Further confirmation that we're at the point of origin of these aliens. One could almost describe these versions of the first boss that keep popping up as newborns. Within seconds of birth they're gunned down from a lone ship. Taito refuses to set the aliens up as being one-dimensional creatures bent on pure destruction. In fact seeing the state of earth in stage 1 one could determine that the aliens themselves are incapable of protecting life. It's possible they destroyed their own planet just like they've ruined earth. Amazing how much depth in the story Taito was able to put into a game that's not even thirty minutes long. Each stage is filled with atmosphere and carries some truly memorable moments as well as show a consistently brilliant sense of art direction. However let's move on.

The final boss in any videogame is where we direct the culmination of everything we have learned in the game into one moment. Metal Black in it's continuing efforts to break all conventions has chosen their final boss to be the culmination of existence itself. The final boss is actually not that difficulty. Certainly it's not as easy as say a Gradius final boss(for one this guy attempts to kill you) but it feels different somehow. This boss introduces a new method of attack and I guess most of your attention is going to be spent on all of the images that appear as the battle progresses. It's certainly a different way to end the game and is consistent with the overall design of Metal Black.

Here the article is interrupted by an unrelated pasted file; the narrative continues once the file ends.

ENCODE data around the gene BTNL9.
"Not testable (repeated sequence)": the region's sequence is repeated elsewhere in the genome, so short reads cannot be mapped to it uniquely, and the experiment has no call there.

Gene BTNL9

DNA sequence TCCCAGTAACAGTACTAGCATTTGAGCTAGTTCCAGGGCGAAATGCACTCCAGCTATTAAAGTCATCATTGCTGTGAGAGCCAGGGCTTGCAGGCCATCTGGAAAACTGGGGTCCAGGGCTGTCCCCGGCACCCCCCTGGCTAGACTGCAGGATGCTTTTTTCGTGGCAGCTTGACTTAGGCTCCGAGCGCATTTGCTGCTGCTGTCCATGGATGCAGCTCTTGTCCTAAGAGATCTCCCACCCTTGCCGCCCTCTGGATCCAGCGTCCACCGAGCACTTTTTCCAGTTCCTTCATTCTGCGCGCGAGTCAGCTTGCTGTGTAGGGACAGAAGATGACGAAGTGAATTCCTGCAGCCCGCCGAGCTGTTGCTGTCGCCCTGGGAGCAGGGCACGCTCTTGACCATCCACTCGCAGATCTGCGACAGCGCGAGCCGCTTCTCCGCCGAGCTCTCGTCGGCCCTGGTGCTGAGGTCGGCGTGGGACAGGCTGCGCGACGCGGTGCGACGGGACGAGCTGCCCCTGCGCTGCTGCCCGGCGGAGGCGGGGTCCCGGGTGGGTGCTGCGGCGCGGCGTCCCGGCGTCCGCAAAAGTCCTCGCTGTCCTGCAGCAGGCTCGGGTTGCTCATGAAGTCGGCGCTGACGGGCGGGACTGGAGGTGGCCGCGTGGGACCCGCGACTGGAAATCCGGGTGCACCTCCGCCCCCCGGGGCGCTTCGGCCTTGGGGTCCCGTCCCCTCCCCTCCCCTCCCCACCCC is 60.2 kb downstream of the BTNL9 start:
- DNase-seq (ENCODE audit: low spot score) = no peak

So where does that leave Metal Black? Well it's not for everyone that much is certain. Everything that gives this game identity might not be worth the time of some gamers. But at times this is what game design is all about. Sometimes the identity that is created is not something that everyone wants, just like how certain pieces of art or particular artistic movements are met with in-difference or even hatred. Metal Black isn't your standard fare shooter and trying to make it something it doesn't want to be will only ruin everything the game has strived for. I will definitely say that this is among one of the most unique games in the genre(especially one that's known for having a lot of the same stuff all the time) and is probably one of the most important games I've ever had the privilege of playing. I'll also say that Metal Black accomplishes everything it sets out to do. Just because this isn't the best game ever doesn't mean it isn't perfect. It achieves all of its goals while at the same time maintaining everything that makes it unique. At this point it's so well put together that even the removal of the tiniest thing could make it all fall apart.

But that's just IMO. Feel free to tell me what you think.